Weakness in technology shares hurt the S&P 500 for the third straight session, with worries about regulation and trade continuing to hang over the market’s best-performing sector. A day after internet shares led the group lower, semiconductor stocks were the laggard. Micron Technology shares slumped after Baird analysts lowered their price target on the stock, and KLA-Tencor, Lam Research and Applied Materials were also among the S&P 500’s worst performers, with each of the four companies dropping at least 5%. Investors weighed mixed comments about industry pricing from executives at a Citigroup technology conference. Trade developments have buffeted chip makers throughout the year because of their reliance on global commerce, particularly through China. While their shares recovered last month, some analysts expect swings to continue as trade discussions roll on. More broadly, some investors predict the volatility that has engulfed stocks around the world will spread to the U.S. if the trade dispute with China intensifies.
Meanwhile, gold futures settled higher for a second straight session, extending their climb above $1,200 an ounce but failing to hold onto a week-to-date gain as the leading dollar index stabilized following a flurry of U.S. economic data. December gold rose $3, or nearly 0.3%, to settle at $1,204.30 an ounce. It had settled beneath the psychologically important level of $1,200 earlier this week for the first time since Aug. 23, according to FactSet data. The metal was so far looking at a nearly 0.2% loss for the week. Commodities priced in dollars often trade inversely with the currency, as moves in the U.S. unit can influence the attractiveness of those commodities to holders of other currencies. Certainly, mild dollar weakness has helped gold to reclaim $1,200 this week. The metal maintained that ground as the ICE U.S. Dollar Index fell less than 0.1% to 95.103, barely lower week to date.
IRON ORE: 68.02s + 1.00 (October contract)
U.S. oil prices fell sharply after a weekly report showed U.S. inventories of petroleum products are already starting to rise now that summer is ending and the lower-demand fall season is near. Light, sweet crude for October delivery fell 1.4% to close at $67.77 a barrel on the New York Mercantile Exchange. The Energy Information Administration said that crude oil inventories fell by 4.3 million barrels last week. And while that data point alone is bullish, the report also showed gasoline and distillates inventories rose by a combined 5 million barrels, and the grand total of crude oil and processed petroleum products rose by a bearish 3.6 million barrels. The EIA report also showed U.S. crude oil exports fell by 271,000 barrels a day last week, to 1.5 million barrels a day.
A popular gauge of the U.S. dollar retreated slightly in subdued action with investor focus fixed in part this week on the U.S. job market. U.S. economic data released a day ahead of the latest closely watched jobs report included the ADP private-sector employment snapshot for August. Its softer-than-expected result undercut expectations for a strong reading in the government’s broader hiring report out Friday, though the ADP figures have been a less-than-perfect guide to the official numbers. Meanwhile, first-time jobless benefits claims for the week ended Sept. 1 came in at 203,000, below the consensus forecast of 212,000, further evidence of a super tight job market. The ICE U.S. Dollar Index was down 0.2% at 95.033, on a course to finish the week in negative territory.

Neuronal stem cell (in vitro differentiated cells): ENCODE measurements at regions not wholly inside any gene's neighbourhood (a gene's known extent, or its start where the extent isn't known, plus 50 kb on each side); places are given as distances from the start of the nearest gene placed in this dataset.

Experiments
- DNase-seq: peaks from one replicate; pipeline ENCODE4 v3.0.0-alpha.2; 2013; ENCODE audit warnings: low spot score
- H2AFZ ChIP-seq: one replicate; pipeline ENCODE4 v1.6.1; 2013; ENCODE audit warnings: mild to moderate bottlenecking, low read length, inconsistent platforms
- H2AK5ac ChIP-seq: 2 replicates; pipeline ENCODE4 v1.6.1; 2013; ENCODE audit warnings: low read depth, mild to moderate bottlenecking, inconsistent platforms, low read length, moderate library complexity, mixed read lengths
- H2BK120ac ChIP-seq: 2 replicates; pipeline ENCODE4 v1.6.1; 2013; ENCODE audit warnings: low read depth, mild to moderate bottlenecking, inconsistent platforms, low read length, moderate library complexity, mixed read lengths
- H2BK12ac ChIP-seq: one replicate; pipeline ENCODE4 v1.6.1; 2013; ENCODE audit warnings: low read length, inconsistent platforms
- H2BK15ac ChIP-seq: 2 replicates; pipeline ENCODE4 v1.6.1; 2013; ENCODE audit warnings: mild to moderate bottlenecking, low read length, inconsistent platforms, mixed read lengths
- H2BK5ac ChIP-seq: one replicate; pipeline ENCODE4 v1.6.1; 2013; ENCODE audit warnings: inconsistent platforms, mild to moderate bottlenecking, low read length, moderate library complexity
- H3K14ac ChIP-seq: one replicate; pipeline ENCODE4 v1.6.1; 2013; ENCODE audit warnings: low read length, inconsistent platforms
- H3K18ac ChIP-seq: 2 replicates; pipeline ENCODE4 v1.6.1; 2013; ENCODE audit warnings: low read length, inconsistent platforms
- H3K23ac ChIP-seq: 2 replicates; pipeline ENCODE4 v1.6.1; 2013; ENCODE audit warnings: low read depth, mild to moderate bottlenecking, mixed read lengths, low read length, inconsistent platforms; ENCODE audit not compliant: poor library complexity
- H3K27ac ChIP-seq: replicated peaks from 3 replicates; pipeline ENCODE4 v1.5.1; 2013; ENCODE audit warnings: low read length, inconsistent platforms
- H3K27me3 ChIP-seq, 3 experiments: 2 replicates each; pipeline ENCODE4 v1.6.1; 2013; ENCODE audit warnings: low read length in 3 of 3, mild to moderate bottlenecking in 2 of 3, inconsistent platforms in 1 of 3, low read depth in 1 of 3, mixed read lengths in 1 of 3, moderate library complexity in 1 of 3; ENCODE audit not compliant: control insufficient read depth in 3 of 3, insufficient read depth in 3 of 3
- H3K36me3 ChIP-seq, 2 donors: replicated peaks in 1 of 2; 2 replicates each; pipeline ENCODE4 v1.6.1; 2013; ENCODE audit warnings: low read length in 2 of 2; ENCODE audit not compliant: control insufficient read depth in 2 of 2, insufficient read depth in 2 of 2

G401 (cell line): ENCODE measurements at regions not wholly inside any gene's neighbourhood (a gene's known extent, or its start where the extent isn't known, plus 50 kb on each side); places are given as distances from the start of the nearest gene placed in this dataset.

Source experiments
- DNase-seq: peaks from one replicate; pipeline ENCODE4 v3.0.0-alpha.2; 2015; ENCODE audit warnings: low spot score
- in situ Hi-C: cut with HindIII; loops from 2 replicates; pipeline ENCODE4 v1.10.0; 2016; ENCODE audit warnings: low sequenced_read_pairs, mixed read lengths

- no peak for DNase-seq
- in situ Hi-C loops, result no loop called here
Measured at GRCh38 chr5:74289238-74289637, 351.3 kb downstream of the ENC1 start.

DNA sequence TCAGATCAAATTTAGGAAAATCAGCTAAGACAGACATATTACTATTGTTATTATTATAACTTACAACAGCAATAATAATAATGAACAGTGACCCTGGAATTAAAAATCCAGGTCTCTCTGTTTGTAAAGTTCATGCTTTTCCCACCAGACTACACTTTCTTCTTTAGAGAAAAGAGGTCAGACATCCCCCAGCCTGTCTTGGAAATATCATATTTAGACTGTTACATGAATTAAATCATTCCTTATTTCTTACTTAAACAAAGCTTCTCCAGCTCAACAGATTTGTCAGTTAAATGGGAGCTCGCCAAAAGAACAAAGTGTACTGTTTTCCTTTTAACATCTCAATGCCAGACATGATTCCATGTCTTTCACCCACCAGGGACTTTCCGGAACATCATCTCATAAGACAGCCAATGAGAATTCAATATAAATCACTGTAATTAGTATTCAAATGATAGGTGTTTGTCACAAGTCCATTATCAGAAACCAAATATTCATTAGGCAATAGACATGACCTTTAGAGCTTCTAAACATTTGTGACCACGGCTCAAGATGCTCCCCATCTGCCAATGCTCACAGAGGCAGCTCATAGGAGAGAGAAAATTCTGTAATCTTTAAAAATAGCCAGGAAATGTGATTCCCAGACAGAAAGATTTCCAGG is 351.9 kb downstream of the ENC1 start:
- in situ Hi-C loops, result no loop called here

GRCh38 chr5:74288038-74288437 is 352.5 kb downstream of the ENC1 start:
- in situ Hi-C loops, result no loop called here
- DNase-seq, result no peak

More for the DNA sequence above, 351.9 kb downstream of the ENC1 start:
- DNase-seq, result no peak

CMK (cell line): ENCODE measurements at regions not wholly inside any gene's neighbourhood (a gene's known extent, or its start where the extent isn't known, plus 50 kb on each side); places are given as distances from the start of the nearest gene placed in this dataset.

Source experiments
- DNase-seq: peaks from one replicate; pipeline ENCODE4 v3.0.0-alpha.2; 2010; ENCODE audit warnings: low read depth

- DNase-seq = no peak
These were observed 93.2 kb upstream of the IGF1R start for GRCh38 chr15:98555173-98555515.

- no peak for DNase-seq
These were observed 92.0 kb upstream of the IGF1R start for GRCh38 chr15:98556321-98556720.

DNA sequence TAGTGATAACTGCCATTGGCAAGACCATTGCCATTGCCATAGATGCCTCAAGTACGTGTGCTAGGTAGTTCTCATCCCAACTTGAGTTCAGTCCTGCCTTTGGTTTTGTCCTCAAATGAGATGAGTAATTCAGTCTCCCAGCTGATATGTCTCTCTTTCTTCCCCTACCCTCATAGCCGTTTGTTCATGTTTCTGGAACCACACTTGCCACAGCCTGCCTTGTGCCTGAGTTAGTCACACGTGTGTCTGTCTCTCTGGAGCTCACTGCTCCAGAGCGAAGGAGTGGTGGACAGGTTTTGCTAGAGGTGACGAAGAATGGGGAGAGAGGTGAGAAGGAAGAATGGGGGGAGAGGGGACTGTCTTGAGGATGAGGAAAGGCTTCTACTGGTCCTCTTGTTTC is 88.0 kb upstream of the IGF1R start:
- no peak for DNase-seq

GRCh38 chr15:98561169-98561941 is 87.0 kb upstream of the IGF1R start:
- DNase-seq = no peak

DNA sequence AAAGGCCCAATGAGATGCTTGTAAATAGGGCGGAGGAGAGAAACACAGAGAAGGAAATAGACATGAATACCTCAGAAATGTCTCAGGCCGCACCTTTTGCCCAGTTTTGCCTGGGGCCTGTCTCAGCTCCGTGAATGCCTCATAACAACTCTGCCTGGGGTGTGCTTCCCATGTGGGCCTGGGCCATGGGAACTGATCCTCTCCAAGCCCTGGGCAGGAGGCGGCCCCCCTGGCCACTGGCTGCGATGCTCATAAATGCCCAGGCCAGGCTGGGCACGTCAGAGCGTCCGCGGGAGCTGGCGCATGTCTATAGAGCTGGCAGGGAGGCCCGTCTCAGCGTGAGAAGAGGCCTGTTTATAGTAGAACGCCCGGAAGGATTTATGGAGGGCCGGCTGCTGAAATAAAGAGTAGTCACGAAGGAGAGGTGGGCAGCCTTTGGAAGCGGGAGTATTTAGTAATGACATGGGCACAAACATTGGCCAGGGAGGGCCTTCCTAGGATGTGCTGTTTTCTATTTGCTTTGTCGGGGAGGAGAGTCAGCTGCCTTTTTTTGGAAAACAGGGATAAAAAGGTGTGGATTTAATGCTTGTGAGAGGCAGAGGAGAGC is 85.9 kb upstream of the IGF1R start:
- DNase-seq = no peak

Earlier in the day, Asian equities were broadly lower for a second day as buyers continued to wait for reasons to buy. Perhaps that will come from Friday’s U.S. jobs report. Until then, investors appear set to put some money on the side, egged on by 1%-plus drops overnight in Europe. Stocks in Hong Kong and the Philippines fell more than 1%. But the drops have been less than 0.5% in Japan, South Korea and Singapore, while India’s Sensex was essentially flat and stopped a six-day losing streak. Trade tensions between the U.S. and China are set to take center stage again, as Thursday marks the final day for public comment on the Trump administration’s plan to impose tariffs on an additional $200 billion of Chinese goods. Reports indicated that U.S. President Trump could impose the tariffs as soon as this week. Pessimism from Chinese investors has also impacted stocks in Hong Kong, as the Hang Seng dropped 1%. Mainland Chinese investors trimmed their bets on Hong Kong-listed stocks in August, making it the fourth month this year when they sold more Hong Kong shares than they bought through the Stock Connect program that launched in 2014. Shares in Tencent Holdings, the most valuable Hong Kong-listed company, fell 3.1% to a one-year low. Elsewhere in Asia, the Shanghai Composite Index and Japan’s Nikkei were both down, dropping 0.5% and 0.4%, respectively. Indonesian stocks rose, with the benchmark index up 1.6% following its biggest one-day drop since November 2016 on Wednesday.